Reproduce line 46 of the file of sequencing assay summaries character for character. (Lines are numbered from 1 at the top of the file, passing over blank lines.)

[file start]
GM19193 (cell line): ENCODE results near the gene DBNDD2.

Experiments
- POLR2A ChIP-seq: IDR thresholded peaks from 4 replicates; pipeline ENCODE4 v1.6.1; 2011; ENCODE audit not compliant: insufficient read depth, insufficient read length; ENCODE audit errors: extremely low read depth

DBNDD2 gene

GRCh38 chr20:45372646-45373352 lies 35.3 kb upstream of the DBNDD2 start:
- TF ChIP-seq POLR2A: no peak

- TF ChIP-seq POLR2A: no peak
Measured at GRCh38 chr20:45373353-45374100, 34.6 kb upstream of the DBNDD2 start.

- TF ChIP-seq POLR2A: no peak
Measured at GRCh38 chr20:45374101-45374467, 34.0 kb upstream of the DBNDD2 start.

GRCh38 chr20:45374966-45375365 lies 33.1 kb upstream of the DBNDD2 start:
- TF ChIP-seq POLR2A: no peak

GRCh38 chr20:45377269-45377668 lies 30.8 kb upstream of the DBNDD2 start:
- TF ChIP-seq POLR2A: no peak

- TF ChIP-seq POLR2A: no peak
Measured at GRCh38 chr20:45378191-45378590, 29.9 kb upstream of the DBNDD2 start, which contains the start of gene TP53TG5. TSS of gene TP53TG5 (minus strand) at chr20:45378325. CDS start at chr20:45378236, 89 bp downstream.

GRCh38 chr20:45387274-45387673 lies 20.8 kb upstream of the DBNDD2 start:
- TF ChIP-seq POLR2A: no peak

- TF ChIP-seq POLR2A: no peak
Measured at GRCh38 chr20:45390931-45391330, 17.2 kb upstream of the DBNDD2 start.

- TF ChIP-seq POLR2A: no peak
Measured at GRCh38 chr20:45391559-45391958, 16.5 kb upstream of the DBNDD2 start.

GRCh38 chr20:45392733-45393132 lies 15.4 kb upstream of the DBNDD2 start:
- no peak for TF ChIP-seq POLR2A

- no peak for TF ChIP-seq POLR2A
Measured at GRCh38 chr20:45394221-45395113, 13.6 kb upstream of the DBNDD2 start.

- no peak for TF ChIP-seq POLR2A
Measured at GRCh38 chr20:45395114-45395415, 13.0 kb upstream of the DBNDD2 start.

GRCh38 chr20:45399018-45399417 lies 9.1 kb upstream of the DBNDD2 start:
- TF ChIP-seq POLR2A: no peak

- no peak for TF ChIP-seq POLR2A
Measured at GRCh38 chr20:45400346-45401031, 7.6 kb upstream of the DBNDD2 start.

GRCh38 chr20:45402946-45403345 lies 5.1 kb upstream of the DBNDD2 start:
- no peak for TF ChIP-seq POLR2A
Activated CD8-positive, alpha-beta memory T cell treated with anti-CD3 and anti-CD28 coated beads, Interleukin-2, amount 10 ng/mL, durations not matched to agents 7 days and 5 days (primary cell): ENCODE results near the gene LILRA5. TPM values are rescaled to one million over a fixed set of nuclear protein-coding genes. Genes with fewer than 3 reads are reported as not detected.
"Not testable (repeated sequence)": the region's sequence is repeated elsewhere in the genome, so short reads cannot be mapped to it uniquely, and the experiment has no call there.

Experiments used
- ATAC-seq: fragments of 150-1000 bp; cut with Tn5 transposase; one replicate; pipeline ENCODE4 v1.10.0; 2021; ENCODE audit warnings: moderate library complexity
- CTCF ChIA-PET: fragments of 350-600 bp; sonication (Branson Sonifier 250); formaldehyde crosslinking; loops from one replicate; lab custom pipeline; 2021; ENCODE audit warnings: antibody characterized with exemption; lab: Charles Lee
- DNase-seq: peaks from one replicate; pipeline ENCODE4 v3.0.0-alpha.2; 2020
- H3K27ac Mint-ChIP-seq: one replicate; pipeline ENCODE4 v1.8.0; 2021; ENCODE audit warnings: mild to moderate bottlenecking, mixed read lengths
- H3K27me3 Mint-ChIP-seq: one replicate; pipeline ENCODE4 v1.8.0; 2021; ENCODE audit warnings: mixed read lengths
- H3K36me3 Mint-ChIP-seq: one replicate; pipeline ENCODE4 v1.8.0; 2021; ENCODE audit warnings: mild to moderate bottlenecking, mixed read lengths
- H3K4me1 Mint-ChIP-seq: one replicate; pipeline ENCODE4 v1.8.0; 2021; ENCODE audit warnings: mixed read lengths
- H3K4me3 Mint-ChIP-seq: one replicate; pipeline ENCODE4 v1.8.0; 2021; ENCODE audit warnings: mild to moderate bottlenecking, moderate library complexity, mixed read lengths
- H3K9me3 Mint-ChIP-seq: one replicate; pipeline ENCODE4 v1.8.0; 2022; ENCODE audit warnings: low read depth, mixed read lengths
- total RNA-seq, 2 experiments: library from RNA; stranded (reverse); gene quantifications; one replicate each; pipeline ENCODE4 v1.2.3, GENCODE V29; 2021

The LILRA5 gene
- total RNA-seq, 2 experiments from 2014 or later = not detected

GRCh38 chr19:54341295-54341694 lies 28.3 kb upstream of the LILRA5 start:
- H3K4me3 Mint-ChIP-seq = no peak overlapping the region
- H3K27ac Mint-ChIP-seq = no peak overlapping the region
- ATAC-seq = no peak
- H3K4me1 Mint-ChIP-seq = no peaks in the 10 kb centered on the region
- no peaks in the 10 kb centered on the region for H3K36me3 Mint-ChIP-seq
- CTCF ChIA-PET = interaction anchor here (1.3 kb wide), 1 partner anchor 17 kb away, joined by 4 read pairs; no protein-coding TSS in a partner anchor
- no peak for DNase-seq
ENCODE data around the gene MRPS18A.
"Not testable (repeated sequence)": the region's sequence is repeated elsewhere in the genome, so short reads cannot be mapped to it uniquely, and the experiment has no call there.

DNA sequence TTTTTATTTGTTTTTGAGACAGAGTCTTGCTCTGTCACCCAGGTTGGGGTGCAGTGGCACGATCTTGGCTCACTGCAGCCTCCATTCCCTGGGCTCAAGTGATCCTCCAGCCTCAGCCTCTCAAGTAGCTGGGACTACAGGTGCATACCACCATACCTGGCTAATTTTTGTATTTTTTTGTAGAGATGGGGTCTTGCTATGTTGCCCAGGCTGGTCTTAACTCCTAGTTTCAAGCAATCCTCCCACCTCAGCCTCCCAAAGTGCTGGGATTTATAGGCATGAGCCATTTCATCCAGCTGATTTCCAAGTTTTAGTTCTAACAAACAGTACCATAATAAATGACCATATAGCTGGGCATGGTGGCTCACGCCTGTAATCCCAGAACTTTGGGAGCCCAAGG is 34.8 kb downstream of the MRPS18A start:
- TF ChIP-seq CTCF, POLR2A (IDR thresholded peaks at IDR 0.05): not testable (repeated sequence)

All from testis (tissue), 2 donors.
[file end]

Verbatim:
- H3K9me3 Mint-ChIP-seq: one replicate; pipeline ENCODE4 v1.8.0; 2022; ENCODE audit warnings: low read depth, mixed read lengths